The scent of cleaning supplies used to burn my nostrils, but as I stare at the heavy closed doors separating me from the man who broke my heart, I realize it’s almost familiar now. Hell, it’s almost comforting. Because I know my baby girl is watched over by someone who knows what they’re doing instead of the trainwreck mother she’ll have to deal with as soon as she gets the okay to come home.

And I am a trainwreck.

I don’t deserve to be a mother. Especially not to someone so innocent––so tiny and perfect––as my little Peanut.

I shake off the thought, attempting to focus on the current screwed up situation sitting in the waiting room instead of the one I’ll be facing in a few weeks.

Lucky me.

But the real question to my current predicament is…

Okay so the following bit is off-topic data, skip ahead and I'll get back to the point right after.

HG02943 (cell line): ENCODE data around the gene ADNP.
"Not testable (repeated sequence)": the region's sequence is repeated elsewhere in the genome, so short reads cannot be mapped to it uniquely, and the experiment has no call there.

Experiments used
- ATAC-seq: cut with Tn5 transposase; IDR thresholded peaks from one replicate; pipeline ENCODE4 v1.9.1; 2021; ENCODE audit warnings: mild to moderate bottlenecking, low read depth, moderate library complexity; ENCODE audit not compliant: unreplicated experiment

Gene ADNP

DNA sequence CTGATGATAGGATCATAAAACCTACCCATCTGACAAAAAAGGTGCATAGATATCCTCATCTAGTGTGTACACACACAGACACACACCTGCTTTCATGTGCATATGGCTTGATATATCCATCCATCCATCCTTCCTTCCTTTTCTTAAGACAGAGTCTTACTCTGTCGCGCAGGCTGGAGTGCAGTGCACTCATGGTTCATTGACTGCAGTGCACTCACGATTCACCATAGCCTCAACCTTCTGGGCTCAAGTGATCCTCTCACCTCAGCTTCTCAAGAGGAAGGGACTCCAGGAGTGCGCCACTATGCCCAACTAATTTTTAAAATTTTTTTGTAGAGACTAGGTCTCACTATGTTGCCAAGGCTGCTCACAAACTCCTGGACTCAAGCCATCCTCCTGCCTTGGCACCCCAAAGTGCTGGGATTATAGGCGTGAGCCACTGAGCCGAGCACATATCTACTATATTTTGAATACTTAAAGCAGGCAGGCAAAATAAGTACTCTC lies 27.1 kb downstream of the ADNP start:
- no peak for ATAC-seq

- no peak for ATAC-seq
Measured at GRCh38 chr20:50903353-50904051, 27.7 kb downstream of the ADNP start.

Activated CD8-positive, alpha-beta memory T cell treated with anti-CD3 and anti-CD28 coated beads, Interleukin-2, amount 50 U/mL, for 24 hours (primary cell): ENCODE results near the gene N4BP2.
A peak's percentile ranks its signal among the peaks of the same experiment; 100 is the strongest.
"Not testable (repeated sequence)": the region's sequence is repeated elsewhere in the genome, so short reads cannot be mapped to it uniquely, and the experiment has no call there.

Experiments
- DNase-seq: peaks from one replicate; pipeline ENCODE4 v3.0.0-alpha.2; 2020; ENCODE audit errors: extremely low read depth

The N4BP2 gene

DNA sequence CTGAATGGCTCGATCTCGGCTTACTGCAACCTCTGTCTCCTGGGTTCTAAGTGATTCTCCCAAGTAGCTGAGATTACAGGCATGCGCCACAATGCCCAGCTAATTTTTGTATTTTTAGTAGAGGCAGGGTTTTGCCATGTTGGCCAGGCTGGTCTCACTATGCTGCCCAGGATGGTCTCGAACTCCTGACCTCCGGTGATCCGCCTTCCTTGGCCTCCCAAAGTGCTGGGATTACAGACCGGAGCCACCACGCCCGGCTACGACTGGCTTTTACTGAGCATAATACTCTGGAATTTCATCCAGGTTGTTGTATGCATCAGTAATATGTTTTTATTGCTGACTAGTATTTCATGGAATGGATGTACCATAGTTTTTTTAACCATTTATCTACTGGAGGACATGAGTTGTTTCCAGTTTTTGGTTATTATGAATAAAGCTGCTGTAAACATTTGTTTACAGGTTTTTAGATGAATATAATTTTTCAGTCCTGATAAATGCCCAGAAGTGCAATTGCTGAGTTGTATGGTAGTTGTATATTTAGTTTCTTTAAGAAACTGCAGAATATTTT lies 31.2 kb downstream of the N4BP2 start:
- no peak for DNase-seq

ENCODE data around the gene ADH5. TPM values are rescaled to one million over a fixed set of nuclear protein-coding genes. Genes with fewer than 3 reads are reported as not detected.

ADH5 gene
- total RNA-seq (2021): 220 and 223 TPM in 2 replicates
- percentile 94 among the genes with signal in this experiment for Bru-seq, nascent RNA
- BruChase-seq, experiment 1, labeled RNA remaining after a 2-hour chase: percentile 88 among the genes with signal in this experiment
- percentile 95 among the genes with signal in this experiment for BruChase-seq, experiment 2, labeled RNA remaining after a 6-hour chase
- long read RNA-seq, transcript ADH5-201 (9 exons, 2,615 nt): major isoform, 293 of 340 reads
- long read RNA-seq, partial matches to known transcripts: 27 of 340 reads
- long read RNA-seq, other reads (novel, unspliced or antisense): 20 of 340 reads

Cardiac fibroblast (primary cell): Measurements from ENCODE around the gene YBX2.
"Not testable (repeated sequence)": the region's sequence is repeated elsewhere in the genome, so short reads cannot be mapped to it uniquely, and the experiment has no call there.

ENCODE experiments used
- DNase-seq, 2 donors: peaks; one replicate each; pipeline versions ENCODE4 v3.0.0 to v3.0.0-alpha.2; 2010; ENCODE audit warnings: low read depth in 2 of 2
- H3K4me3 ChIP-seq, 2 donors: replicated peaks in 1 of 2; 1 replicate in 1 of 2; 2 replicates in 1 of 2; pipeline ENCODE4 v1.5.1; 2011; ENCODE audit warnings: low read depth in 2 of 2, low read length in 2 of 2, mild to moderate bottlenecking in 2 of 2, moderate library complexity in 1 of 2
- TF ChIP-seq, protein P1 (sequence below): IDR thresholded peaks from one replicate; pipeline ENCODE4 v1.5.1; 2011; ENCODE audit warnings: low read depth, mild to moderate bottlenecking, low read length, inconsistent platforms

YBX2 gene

Who told him?

How did he find me?

My hands tremble as I wash them at the small row of sinks on the right-hand side of the heavy doors. Once they’re dried, the door buzzes and opens to reveal a very frustrated, very sexy Milo pacing the waiting area like a pissed-off bull.

I haven’t seen him since everything fell apart, and the sight is like a sucker punch to the gut.

I can’t do this.

“Where is she?” he growls as soon as he sees me.

I step over the threshold and raise my hands, praying it’ll placate him. “Milo––”

“I wanna see her.”

“Milo, she’s…” I look over my shoulder at the automatic doors of the NICU already locking behind me. “She was early. I can’t take her home yet.”

“I wanna see her,” he repeats, his tone brooking no argument. But there’s a desperation in his request peeking through the anger and frustration directed at me. A need to see her. His baby girl. His blood. My heart cracks as I rein in my hope for any kind of positive future we could’ve had in another life. But after everything we’ve been through, everything we’ve said and can’t take back, everything I haven’t said but should’ve…there’s no coming back from it all. I can’t let myself daydream about what could’ve been anymore. It’ll only lead to more heartbreak. More pain. And I refuse to wallow in self-pity any longer. I have a baby who needs me.